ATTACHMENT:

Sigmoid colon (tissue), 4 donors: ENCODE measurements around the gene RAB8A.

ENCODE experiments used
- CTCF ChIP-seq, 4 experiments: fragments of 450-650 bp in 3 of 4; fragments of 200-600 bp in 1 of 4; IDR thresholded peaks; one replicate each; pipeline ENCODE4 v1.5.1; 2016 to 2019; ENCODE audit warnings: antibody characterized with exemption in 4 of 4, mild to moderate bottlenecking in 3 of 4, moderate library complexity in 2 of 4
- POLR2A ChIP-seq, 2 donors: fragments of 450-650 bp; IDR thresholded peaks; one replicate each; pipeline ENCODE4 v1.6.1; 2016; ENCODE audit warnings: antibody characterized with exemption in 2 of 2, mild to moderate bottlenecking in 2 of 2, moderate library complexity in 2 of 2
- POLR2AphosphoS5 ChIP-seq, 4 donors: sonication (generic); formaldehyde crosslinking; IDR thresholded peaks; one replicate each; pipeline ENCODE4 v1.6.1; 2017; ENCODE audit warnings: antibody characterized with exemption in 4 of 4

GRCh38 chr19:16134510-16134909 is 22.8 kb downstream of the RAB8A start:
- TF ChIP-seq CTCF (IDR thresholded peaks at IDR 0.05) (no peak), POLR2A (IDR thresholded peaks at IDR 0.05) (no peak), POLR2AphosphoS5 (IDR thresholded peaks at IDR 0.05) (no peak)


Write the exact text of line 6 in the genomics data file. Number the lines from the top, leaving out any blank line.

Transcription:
GRCh38 chr19:16134510-16134909 is 22.8 kb downstream of the RAB8A start: